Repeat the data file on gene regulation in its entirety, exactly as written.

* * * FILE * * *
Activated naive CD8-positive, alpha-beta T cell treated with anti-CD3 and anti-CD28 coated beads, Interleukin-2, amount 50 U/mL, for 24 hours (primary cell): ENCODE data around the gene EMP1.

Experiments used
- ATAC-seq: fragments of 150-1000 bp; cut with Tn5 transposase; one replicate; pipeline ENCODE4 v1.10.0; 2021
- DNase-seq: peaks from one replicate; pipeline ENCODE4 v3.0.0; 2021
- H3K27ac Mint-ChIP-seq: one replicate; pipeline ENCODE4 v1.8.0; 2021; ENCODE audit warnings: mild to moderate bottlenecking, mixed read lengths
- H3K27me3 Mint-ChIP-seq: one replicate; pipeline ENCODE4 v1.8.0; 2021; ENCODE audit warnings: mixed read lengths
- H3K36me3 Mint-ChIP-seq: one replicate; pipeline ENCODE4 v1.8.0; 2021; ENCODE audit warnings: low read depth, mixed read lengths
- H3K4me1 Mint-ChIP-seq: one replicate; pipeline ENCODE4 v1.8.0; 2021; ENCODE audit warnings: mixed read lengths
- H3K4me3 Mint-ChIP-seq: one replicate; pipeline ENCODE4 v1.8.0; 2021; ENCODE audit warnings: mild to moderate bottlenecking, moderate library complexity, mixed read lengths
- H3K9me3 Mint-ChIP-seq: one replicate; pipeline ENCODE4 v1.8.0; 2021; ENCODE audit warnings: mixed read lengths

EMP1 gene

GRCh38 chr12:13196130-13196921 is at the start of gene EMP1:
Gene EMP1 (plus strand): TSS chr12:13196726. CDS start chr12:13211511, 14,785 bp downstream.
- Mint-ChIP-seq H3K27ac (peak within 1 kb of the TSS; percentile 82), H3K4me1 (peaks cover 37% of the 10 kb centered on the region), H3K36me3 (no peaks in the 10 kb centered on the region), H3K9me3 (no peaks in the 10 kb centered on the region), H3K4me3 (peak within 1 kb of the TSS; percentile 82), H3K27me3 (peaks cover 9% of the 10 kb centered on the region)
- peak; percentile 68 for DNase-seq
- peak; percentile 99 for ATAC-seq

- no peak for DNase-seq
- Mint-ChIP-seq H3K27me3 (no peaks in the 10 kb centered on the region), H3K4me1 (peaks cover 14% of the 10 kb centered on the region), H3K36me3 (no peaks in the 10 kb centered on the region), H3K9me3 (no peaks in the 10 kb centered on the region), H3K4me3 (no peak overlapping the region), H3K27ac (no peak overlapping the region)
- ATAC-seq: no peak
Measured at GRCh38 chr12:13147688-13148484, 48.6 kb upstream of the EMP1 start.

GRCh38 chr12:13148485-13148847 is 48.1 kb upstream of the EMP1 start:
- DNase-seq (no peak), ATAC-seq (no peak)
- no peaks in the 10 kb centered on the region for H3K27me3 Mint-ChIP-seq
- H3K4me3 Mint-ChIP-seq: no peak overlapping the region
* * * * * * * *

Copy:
Activated naive CD8-positive, alpha-beta T cell treated with anti-CD3 and anti-CD28 coated beads, Interleukin-2, amount 50 U/mL, for 24 hours (primary cell): ENCODE data around the gene EMP1.

Experiments used
- ATAC-seq: fragments of 150-1000 bp; cut with Tn5 transposase; one replicate; pipeline ENCODE4 v1.10.0; 2021
- DNase-seq: peaks from one replicate; pipeline ENCODE4 v3.0.0; 2021
- H3K27ac Mint-ChIP-seq: one replicate; pipeline ENCODE4 v1.8.0; 2021; ENCODE audit warnings: mild to moderate bottlenecking, mixed read lengths
- H3K27me3 Mint-ChIP-seq: one replicate; pipeline ENCODE4 v1.8.0; 2021; ENCODE audit warnings: mixed read lengths
- H3K36me3 Mint-ChIP-seq: one replicate; pipeline ENCODE4 v1.8.0; 2021; ENCODE audit warnings: low read depth, mixed read lengths
- H3K4me1 Mint-ChIP-seq: one replicate; pipeline ENCODE4 v1.8.0; 2021; ENCODE audit warnings: mixed read lengths
- H3K4me3 Mint-ChIP-seq: one replicate; pipeline ENCODE4 v1.8.0; 2021; ENCODE audit warnings: mild to moderate bottlenecking, moderate library complexity, mixed read lengths
- H3K9me3 Mint-ChIP-seq: one replicate; pipeline ENCODE4 v1.8.0; 2021; ENCODE audit warnings: mixed read lengths

EMP1 gene

GRCh38 chr12:13196130-13196921 is at the start of gene EMP1:
Gene EMP1 (plus strand): TSS chr12:13196726. CDS start chr12:13211511, 14,785 bp downstream.
- Mint-ChIP-seq H3K27ac (peak within 1 kb of the TSS; percentile 82), H3K4me1 (peaks cover 37% of the 10 kb centered on the region), H3K36me3 (no peaks in the 10 kb centered on the region), H3K9me3 (no peaks in the 10 kb centered on the region), H3K4me3 (peak within 1 kb of the TSS; percentile 82), H3K27me3 (peaks cover 9% of the 10 kb centered on the region)
- peak; percentile 68 for DNase-seq
- peak; percentile 99 for ATAC-seq

- no peak for DNase-seq
- Mint-ChIP-seq H3K27me3 (no peaks in the 10 kb centered on the region), H3K4me1 (peaks cover 14% of the 10 kb centered on the region), H3K36me3 (no peaks in the 10 kb centered on the region), H3K9me3 (no peaks in the 10 kb centered on the region), H3K4me3 (no peak overlapping the region), H3K27ac (no peak overlapping the region)
- ATAC-seq: no peak
Measured at GRCh38 chr12:13147688-13148484, 48.6 kb upstream of the EMP1 start.

GRCh38 chr12:13148485-13148847 is 48.1 kb upstream of the EMP1 start:
- DNase-seq (no peak), ATAC-seq (no peak)
- no peaks in the 10 kb centered on the region for H3K27me3 Mint-ChIP-seq
- H3K4me3 Mint-ChIP-seq: no peak overlapping the region